All too often when a soccer player thinks about his future soccer, whether it is related to the immediate game or the season ahead, he thinks about how he doesn’t want to play. He runs plays in his mind related to losing the ball, missing and getting beaten. This is because our brain finds it easier to register, remember, and think about negative events more quickly and deeply than positive ones.

The brain is better at rehearsing failure. A leading neuropsychologist called Rick Hanson calls this the “brain’s negativity bias”. He says that the human nervous system scans for, reacts to, stores, and recalls negative information about oneself and one’s world. I love the way he describes the brain as like Velcro for negative experiences and Teflon for positive ones. What I don’t love is that this means the brain’s natural state is to shatter a positive soccer image.

Now I know that you know that imagery and visualization are not new. I’m not inventing the wheel here. But it’s amazing how many soccer players I come across who don’t know how to picture their upcoming performances properly, how to take control of their inner movies and how to build a robust belief system using this common mental strategy. Chapter 3 gives the reader a number of ideas to work on, and at the heart of tapping ones imagination is the ability to ask questions. Back to "Soccer Tough:"

I know that if my clients enjoy the process of asking great questions they will cultivate a strong soccer image and enjoy the benefits of a mindset full of self-belief. This is because I know that when they answer the questions they ask themselves they open up a bunch of pictures in their mind. And these pictures drive their soccer image. This is exactly the same for you. Ask yourself a question about your soccer game and in the process of answering yourself you will send a number of images into your conscious mind that feed into your soccer image.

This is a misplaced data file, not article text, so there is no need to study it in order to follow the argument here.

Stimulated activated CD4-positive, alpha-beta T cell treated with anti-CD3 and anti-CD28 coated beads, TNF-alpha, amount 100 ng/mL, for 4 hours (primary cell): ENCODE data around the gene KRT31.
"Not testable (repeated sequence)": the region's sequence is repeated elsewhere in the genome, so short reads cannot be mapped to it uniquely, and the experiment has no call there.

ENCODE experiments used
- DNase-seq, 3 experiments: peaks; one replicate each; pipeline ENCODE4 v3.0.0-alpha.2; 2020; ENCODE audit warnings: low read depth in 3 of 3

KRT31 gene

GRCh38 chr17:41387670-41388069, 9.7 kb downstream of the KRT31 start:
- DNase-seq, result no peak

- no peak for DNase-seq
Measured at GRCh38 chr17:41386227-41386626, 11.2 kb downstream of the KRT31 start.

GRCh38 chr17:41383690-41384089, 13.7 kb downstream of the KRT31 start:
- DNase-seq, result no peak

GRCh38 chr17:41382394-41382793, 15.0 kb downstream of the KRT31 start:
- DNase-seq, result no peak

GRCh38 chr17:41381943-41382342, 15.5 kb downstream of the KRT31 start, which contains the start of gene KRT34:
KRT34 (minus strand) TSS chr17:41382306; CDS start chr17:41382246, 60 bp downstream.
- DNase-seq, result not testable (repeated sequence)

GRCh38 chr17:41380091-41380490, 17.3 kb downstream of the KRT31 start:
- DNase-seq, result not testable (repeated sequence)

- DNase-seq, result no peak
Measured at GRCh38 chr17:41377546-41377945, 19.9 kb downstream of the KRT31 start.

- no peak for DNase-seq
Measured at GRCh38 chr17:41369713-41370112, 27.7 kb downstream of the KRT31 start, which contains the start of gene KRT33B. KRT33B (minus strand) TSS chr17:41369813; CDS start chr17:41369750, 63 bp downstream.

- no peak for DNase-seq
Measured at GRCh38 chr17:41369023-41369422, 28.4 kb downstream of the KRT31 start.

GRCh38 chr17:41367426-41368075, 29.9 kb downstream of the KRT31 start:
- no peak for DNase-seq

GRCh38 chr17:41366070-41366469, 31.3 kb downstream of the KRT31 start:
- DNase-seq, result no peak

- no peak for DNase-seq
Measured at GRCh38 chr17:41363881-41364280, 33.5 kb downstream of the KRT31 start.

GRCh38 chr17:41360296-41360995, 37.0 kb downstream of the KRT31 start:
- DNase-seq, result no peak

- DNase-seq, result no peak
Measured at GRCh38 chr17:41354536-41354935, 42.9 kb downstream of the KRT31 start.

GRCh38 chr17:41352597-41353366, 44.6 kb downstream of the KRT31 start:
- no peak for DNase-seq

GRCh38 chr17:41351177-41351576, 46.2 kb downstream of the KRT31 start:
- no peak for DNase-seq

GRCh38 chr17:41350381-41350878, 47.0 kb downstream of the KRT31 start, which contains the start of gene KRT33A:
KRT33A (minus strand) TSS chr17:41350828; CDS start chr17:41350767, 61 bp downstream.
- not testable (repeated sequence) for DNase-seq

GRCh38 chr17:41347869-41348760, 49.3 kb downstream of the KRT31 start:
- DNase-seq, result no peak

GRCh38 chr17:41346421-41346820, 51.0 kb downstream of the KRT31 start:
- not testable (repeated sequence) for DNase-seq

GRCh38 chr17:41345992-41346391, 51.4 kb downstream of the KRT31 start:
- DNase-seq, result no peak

So what questions can you ask yourself that feed your soccer image for the games

ahead? Here are a few examples:

What will it look and feel like if I play my very best in the next match?

What movement will I have if I’m dynamic, on my toes, and fully aware of what is going on around me?

What will the crowd see if they watch me score a goal?

Try this out right now. Ask yourself something about your football related to your next game. Make it a positive question because you want to drive positive, upbeat images into the forefront of your mind.

As a coach help your players drive how they feel about their next game by getting them to ask themselves pertinent and powerful questions. Perhaps get your strikers to ask themselves about what they have to do to score. When a striker asks “What movement will help me find space” or “What runs will get me in behind the defence” then that goal scorer gets to rehearse some pretty important pictures that not only drives how he feels about the chances to score in the upcoming match but will also help develop both self-image and self-belief.

The term visualisation is understood by most coaches the world over. But the 21st century soccer coach doesn’t just accept this as fact. The modern day coach seeks to help players develop and ignite inner pictures that drive skill acquisition and consistent high performance under pressure.